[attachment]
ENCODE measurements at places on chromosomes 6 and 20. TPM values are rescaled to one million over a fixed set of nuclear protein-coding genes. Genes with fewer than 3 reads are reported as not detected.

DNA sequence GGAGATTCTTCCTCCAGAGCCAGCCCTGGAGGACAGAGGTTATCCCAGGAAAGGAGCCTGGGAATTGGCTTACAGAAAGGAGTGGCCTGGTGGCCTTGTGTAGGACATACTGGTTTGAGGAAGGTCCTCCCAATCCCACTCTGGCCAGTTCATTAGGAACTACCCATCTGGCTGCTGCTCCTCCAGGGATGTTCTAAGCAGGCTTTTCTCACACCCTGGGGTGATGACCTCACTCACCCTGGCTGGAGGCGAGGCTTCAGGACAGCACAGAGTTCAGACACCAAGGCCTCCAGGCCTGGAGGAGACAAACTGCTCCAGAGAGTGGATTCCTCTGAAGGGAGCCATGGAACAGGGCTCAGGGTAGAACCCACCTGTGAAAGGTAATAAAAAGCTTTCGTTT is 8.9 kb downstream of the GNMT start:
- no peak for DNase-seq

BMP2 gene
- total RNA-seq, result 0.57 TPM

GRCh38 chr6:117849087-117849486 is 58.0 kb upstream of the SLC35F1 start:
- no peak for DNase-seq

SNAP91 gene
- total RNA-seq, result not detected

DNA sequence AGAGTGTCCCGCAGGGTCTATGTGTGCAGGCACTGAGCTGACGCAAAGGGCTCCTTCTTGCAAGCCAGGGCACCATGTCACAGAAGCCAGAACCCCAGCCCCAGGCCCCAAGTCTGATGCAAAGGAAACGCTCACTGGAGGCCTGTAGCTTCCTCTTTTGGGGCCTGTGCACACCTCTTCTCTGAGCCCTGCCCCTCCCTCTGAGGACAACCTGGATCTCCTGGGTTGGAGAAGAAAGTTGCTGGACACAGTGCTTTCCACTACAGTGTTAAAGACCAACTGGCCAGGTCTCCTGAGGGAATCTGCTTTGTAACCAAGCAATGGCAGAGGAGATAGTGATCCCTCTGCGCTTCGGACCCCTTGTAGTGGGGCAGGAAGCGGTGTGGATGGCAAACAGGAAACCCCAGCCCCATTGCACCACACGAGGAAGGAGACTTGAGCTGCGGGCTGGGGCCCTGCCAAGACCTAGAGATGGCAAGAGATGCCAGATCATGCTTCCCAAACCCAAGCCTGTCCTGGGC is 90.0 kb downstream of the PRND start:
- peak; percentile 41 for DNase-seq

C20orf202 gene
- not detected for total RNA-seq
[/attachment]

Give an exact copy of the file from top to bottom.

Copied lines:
ENCODE measurements at places on chromosomes 6 and 20. TPM values are rescaled to one million over a fixed set of nuclear protein-coding genes. Genes with fewer than 3 reads are reported as not detected.

DNA sequence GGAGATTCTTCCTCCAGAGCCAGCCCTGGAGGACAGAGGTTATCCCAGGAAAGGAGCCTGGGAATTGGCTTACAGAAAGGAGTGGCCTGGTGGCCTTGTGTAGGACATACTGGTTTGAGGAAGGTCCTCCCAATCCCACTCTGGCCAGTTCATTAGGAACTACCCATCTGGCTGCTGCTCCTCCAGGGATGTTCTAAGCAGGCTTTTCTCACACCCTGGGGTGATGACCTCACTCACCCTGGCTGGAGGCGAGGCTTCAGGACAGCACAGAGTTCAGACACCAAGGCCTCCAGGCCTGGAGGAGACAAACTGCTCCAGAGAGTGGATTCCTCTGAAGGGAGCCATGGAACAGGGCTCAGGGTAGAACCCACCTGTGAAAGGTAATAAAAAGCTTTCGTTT is 8.9 kb downstream of the GNMT start:
- no peak for DNase-seq

BMP2 gene
- total RNA-seq, result 0.57 TPM

GRCh38 chr6:117849087-117849486 is 58.0 kb upstream of the SLC35F1 start:
- no peak for DNase-seq

SNAP91 gene
- total RNA-seq, result not detected

DNA sequence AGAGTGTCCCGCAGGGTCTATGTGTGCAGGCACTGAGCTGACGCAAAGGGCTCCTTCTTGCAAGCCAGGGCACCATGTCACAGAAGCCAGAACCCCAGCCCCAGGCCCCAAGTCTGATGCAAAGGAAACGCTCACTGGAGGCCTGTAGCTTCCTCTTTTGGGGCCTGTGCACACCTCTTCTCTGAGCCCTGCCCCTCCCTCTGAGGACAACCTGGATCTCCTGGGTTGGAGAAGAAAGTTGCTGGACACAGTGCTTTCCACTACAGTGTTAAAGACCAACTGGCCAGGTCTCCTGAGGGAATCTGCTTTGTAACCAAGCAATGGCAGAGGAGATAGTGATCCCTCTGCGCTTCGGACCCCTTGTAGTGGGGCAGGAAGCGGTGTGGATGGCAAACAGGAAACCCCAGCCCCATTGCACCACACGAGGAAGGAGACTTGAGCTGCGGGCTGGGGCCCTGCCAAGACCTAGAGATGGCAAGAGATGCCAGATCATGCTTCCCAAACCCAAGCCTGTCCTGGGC is 90.0 kb downstream of the PRND start:
- peak; percentile 41 for DNase-seq

C20orf202 gene
- not detected for total RNA-seq